About a year ago, I earned a coveted, “Mother of the Year” Award. It was the day before the kids were going to be in a wedding, and Harper desperately needed a haircut. I checked him in at our neighborhood chop shop and loaded him into the van. Though his first haircut was rocky, Harper eventually became tolerant of them. When we got to the barber shop, Harper started digging his heels in and making a fuss. I tried my best to soothe him, and even offered up a couple of bribes. This kid needed his tresses trimmed BIG time and I needed cooperation. Except he wasn’t going to cooperate. The hairstylist suggested I hold him, and explained she formerly worked for a children’s salon. She was familiar with upset children and tantrums didn’t bother her. Against my instincts, I held Harper as enormous tears streamed down his cheeks. He ended up with a great haircut, but I knew something wasn’t right. Immediately following his haircut, I called the pediatrician and got an appointment for 15 minutes later. My poor baby had a double ear infection! I felt terrible. I forced Harper to endure a haircut while he was in pain. After a round of medication, Harper was feeling better and ready for the wedding. I felt horribly guilty for the hair cut fiasco, but didn’t think too much of it.
About six to eight weeks following the wedding, it was time for Harper to get a trim again. His ears were healed and he was perfectly healthy, except he developed a fear of haircuts, similar a taste aversion. He associated his unpleasant experience and pain with haircuts in general. When we returned to the salon, Harper was distraught. Tears streamed down his cheeks and he began begging to leave. With a great deal of soothing, he agreed to sit in the chair, but when he spied the scissors, he began thrashing and shouting things like, “This shouldn’t happen!” and “Don’t do this to me!” We ended up having to leave without a trim and his hair grew shaggy.
This process was repeated a few times before George decided to try his hand at hair styling. Harper was not more comfortable getting a DIY haircut than going to the salon, in fact it was MUCH worse. Harper became even more anxious about haircuts and thrashed about wildly. His hair looked worse than ever as a result of random snips here and there. At one point, Harper was rocking the “Dr. Spock”. Any mention of a haircut or salon set Harper into a tizzy. He was one step away from getting a Flowbee haircut before I decided to try a little desensitization therapy with him. It took several months, but with several strategies, Harper is now much more comfortable getting haircuts. He still doesn’t enjoy it, but he is not stressed or afraid of them, which is major progress. Based on my observations of other children at salons, and hearing the tales from other parents, I know that a fear of hair cuts is a relatively common problem. In fact, it is known as tonsurephobia.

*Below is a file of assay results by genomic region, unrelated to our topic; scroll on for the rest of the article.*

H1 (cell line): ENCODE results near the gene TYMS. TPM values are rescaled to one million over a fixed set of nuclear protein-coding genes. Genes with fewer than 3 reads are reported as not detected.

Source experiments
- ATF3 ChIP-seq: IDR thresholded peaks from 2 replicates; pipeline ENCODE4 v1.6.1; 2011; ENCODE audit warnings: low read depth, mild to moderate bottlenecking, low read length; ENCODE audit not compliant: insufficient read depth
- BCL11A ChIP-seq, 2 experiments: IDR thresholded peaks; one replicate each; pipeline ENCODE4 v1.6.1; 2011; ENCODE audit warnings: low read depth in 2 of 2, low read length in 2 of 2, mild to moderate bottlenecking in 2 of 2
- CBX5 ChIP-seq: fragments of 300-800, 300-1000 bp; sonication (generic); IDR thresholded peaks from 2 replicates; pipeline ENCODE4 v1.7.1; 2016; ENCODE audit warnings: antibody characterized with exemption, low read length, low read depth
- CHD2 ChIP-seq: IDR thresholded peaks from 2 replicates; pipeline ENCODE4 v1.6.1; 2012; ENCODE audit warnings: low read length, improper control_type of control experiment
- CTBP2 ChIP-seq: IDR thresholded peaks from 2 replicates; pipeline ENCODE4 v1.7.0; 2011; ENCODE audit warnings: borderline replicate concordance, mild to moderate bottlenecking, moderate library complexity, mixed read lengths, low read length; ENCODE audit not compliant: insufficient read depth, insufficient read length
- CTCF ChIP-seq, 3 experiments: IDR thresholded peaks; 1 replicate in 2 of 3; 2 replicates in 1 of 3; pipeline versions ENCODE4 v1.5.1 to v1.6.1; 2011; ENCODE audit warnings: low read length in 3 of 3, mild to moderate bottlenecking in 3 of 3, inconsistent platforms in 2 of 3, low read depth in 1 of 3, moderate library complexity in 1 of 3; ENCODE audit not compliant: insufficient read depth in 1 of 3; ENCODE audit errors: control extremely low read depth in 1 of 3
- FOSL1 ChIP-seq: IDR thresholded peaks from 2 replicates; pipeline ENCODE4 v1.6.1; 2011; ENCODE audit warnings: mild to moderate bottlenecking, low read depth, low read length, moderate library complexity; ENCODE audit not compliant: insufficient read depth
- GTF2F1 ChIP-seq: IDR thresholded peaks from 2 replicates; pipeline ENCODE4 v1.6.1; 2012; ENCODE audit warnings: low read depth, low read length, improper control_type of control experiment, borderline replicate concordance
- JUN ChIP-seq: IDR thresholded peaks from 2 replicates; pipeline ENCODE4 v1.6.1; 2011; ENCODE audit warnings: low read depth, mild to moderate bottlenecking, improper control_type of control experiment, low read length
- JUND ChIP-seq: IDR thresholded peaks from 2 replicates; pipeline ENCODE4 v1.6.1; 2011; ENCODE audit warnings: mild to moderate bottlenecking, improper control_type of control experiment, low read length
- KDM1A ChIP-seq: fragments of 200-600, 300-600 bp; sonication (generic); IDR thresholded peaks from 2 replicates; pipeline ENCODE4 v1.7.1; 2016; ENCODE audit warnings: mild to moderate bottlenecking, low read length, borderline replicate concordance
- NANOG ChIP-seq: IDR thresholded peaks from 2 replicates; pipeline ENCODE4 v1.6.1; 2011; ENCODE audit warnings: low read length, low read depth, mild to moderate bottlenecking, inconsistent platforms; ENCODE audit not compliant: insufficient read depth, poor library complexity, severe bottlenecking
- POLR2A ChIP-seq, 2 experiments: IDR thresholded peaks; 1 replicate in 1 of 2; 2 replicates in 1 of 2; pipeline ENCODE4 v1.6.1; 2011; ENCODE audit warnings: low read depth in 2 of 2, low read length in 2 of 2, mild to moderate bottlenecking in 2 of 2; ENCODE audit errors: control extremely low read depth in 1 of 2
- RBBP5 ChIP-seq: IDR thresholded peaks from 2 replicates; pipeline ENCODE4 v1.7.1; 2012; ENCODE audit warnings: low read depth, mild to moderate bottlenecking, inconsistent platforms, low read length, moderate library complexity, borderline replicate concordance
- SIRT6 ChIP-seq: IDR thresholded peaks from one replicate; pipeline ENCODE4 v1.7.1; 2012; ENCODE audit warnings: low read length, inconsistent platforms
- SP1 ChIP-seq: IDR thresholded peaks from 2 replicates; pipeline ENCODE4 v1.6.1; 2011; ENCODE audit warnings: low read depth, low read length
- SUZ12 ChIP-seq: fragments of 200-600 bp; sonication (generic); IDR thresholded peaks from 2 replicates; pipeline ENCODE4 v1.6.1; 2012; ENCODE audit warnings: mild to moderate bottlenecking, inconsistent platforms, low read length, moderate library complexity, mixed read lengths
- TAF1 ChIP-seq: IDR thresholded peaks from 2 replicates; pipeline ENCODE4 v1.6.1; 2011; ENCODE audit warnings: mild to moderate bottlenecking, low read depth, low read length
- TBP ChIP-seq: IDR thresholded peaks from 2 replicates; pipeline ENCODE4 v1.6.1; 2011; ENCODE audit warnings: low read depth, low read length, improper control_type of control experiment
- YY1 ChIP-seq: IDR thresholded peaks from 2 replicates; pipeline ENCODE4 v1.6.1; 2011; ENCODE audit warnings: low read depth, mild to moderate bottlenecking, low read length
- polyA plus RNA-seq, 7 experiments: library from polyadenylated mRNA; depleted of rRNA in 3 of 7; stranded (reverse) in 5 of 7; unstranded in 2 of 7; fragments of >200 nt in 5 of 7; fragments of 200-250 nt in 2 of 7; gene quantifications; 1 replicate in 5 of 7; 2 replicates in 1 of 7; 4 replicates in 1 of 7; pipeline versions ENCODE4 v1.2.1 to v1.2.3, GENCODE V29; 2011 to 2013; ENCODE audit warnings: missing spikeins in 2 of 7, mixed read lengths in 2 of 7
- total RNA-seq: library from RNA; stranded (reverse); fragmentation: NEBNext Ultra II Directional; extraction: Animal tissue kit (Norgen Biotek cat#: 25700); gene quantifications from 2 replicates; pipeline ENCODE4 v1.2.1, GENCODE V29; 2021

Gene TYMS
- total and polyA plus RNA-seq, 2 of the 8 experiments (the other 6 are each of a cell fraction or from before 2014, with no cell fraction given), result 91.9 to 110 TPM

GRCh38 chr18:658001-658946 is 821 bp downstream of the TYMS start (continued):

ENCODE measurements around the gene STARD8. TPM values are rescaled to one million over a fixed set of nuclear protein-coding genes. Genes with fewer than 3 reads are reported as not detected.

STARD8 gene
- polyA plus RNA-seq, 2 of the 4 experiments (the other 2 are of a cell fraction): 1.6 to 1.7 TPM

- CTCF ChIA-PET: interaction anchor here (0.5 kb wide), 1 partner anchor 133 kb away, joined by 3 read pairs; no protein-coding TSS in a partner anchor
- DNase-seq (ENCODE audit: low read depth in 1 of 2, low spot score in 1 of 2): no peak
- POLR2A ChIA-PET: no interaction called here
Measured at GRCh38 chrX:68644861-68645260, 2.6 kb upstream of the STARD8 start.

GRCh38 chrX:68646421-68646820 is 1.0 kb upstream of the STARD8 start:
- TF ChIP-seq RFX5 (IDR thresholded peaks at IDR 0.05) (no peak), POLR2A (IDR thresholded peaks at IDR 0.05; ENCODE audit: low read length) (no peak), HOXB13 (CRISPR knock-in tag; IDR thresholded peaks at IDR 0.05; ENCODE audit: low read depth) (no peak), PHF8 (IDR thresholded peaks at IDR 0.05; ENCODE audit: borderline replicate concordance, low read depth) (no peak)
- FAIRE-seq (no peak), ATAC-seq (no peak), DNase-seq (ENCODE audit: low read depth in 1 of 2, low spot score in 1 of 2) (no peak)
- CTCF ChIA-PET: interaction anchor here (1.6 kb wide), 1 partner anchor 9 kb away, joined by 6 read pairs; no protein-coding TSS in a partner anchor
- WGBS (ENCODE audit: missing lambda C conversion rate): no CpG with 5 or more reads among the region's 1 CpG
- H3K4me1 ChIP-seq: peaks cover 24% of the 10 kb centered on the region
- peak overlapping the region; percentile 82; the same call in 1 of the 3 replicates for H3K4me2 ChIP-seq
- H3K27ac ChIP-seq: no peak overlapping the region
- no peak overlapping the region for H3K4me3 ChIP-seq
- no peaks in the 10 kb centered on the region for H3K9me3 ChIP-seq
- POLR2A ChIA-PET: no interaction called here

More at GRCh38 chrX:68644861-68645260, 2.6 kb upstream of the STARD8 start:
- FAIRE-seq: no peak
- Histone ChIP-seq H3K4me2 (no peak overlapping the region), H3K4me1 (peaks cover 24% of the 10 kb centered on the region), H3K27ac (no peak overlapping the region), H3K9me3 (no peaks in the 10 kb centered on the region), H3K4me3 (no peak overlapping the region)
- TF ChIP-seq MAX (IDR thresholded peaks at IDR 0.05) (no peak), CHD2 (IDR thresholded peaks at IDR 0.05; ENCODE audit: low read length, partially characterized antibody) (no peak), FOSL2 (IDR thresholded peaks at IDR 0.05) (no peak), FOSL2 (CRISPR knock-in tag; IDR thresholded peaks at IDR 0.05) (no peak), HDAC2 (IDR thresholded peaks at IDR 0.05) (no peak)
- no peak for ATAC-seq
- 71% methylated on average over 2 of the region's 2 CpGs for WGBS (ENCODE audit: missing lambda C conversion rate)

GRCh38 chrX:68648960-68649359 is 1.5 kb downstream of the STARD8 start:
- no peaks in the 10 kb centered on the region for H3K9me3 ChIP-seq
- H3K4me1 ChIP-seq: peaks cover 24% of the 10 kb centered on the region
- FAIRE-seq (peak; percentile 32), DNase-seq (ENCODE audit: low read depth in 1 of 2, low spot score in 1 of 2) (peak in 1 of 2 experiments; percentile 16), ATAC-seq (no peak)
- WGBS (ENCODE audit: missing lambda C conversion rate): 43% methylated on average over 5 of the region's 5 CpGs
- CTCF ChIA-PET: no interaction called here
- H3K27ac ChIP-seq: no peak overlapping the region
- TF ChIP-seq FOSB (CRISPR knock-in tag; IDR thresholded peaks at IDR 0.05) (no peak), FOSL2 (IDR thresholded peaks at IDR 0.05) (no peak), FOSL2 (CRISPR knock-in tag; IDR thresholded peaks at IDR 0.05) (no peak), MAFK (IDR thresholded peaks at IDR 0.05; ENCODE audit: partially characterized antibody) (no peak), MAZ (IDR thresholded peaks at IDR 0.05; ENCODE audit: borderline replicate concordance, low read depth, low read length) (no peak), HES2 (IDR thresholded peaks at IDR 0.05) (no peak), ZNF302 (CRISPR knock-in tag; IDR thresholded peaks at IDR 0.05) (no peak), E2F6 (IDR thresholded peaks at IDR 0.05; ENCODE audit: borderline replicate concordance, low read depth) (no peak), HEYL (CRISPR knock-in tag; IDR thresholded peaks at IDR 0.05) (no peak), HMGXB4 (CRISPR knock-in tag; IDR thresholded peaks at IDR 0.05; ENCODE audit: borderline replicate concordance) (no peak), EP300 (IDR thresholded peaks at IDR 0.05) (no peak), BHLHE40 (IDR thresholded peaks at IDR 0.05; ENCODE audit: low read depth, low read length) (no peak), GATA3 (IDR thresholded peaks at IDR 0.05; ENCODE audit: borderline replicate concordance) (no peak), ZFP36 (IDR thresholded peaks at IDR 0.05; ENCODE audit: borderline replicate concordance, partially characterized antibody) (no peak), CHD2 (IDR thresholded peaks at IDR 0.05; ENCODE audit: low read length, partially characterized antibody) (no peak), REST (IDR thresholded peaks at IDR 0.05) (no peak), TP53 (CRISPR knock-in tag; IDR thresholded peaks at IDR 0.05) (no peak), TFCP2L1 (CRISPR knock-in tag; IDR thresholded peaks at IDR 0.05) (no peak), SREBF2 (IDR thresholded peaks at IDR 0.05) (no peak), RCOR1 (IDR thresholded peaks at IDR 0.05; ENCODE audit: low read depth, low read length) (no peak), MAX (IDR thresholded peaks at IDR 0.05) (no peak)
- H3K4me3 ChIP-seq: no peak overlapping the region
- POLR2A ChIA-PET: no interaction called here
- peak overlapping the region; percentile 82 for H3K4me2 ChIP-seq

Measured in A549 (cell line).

After this difficult experience, here are my tips for helping ease anxiety about haircuts:
- Make small approximations at reaching the goal of getting a haircut. For instance, maybe look at pictures of people getting haircuts or read books about it. Then, visit the salon without getting a haircut. Next, have your child sit in a chair while talking to a stylist or simply observing the salon. If your child seems comfortable, see if they can tolerate getting their bangs trimmed.
- Legitimize feelings and explain that you understand he feels scared about haircuts. Though the fear may seem trivial or silly, it is very real to your child.
- Go to a children’s salon. It may cost a little more than popular chains, but the stylists are accustomed to working with little ones and often have a range of tricks (e.g. blowing bubbles, singing, working quickly) they use to make the experience pleasant. Also, children’s salons are full of handy distractions designed to make children feel at ease- movies, games, car chairs, ect.
- Choose a time when the salon won’t be busy. When a salon is crowded, it can be overstimulating, especially to someone who is feeling anxious. I found that weekdays mid to late afternoon is ideal because older kids are in school and babies are napping. If a weekday won’t work, try scheduling an appointment when the salon staff feels it will be least busy.
- Ask the stylist to let your child see and touch any tools used, including clippers that are running.
- Let your child observe someone who is at ease getting a haircut.
- Praise your child as he makes progress and offer small tangible rewards as he tries new things.
In addition to a fear of haircuts, we’ve experienced several other fears including elevators, hair washings, fingernail trimming, and car washes. Each of these fears were eased with similar strategies, and are no longer major issues.
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